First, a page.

[Cross-listed with Italian 409 and Romance Studies 420C]
Italy and China
Since Marco Polo, Italy’s communication with China is the longest in Europe on written record. In the 20th century, increased mobility intensified cultural exchanges between the two countries. Leading Italian writers such as Italo Calvino continued to imagine Polo’s legacy, making him a main character in his masterpiece Invisible Cities (1972). During the early 1970s Cultural Revolution, Italy was among the first Western countries to establish diplomatic relations with Maoist China. During this time, prominent intellectuals, including Michelangelo Antonioni and Alberto Moravia, went there to witness the famous social engineering. The 1940s Italian neorealist cinema significantly influenced six-generation Chinese filmmakers including Wang Xiaoshuai in the 1990s. Since the 1980s, Italy has been the leading country in continental Europe to receive Chinese migrants, a phenomenon that led to significant media coverage to the present day. This course will examine these and other events by questioning notions of the self and the other, hybrid cultural identities, and intercultural communication. Ultimately, we will put Italian and European interpretations of China as a rising superpower in perspective. The language of instruction is English. No prior knowledge is required. Students from any discipline are welcome.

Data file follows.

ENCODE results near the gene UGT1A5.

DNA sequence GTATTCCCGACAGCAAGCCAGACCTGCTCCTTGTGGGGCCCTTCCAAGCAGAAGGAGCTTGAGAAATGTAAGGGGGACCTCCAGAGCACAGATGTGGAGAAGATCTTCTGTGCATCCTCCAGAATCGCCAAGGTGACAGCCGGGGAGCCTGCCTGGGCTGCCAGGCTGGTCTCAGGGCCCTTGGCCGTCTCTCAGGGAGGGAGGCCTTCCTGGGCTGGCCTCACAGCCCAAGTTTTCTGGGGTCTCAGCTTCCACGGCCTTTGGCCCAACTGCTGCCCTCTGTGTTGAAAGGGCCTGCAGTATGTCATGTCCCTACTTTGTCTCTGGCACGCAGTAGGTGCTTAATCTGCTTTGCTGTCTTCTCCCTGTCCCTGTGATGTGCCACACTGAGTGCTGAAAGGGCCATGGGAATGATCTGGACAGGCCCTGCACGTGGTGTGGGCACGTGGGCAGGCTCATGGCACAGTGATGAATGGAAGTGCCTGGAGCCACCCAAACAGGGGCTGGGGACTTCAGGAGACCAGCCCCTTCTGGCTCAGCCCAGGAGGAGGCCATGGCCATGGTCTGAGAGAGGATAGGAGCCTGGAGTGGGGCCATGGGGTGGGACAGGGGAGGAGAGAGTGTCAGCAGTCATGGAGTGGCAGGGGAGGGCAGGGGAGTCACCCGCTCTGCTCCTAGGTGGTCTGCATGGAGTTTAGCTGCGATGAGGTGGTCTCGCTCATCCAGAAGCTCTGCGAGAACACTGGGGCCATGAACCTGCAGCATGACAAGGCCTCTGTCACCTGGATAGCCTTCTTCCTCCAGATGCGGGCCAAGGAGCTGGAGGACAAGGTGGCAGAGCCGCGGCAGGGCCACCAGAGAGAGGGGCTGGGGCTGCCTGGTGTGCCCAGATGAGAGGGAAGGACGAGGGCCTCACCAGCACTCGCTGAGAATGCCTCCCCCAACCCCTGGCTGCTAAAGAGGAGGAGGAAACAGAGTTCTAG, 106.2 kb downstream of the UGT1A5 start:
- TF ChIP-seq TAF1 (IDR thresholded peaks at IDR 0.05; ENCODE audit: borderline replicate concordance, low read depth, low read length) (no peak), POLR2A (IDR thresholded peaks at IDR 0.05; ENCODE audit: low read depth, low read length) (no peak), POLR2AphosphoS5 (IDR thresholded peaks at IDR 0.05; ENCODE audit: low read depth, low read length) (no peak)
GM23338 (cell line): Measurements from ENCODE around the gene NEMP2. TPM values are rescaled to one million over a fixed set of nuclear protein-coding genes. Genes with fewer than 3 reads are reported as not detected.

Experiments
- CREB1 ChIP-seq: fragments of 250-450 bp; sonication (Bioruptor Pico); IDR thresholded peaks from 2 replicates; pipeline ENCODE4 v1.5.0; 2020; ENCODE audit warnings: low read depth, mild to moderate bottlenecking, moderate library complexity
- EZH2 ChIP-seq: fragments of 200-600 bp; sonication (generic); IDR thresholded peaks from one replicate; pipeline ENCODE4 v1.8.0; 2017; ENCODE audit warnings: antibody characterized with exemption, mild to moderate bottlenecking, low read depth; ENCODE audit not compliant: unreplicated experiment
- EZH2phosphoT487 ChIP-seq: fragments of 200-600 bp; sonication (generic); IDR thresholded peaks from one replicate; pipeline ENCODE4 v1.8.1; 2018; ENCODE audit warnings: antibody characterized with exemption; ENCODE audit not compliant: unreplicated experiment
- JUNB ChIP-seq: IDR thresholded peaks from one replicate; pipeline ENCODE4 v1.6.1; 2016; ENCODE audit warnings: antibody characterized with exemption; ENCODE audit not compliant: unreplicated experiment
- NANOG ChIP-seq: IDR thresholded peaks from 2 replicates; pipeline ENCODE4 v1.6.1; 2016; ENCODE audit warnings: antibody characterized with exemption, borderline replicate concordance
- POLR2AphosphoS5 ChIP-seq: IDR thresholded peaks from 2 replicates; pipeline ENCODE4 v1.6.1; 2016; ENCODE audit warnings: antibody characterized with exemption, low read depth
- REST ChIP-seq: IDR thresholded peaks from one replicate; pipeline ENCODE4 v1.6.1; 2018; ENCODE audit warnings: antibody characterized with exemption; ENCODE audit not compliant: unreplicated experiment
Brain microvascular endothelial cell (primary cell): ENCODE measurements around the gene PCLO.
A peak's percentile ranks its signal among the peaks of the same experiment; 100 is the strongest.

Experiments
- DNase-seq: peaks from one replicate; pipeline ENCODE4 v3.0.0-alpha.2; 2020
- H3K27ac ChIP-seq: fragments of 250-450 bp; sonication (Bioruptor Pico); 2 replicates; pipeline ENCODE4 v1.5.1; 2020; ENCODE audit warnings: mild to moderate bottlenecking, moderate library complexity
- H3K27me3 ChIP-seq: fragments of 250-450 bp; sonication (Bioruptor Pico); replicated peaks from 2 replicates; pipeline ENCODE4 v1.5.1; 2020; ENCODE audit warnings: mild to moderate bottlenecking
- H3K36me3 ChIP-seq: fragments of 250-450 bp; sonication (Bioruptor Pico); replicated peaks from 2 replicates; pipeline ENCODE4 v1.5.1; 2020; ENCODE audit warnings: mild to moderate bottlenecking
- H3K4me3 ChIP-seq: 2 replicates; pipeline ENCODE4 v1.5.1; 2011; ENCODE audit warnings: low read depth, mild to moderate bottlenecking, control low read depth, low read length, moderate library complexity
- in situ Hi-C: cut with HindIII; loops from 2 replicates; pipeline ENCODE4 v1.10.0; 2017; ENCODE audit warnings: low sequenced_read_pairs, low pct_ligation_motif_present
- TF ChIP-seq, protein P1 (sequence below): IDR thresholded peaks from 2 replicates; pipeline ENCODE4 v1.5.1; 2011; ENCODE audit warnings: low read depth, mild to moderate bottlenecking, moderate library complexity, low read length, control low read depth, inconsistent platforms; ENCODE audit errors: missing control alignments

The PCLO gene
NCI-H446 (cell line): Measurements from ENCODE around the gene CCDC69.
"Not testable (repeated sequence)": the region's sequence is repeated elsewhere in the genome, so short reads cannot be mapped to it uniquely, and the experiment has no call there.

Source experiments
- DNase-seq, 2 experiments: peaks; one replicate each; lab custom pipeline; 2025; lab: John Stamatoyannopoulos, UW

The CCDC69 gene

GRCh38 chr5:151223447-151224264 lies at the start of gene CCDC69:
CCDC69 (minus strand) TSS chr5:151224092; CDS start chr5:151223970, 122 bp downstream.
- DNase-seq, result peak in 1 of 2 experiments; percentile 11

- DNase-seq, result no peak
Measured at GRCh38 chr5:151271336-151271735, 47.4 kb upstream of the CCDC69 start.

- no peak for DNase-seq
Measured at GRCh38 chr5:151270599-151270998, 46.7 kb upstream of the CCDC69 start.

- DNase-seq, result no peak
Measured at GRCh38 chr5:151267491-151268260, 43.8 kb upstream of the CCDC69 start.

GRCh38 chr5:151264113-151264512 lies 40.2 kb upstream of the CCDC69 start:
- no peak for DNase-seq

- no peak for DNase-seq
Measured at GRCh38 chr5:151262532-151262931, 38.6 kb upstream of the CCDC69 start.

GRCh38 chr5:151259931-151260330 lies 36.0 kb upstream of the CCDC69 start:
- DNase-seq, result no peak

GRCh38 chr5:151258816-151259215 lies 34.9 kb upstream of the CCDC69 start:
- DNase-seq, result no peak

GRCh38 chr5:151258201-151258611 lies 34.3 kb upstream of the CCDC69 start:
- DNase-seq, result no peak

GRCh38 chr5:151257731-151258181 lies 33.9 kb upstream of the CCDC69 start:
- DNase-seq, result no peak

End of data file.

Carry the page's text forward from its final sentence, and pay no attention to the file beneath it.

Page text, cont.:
A sample of required readings:
Il Milione (Polo, 1298-99)
Invisible Cities (Calvino, 1972)
The Last Emperor (Bertolucci, 1987)
Chung Kuo Cina (Antonioni, 1972)
Beijing Bicycle (Wang, 2001)
Gomorrah (Saviano, 2006; Garrone, 2008)
Shun Li and the Poet (Segre, 2011)
Story of My People (Nesi, 2010)
At least 30 credits of lower division courses or permission of the instructor. Precludes credit for ITAL 409 and vice versa.
Students who plan to minor in Italian must take this course as ITAL and will be expected to do part of their reading and assignments in the Italian language.
ITST 419 may be taken twice, with different content, for a total of 6 credits.
Language of instruction: English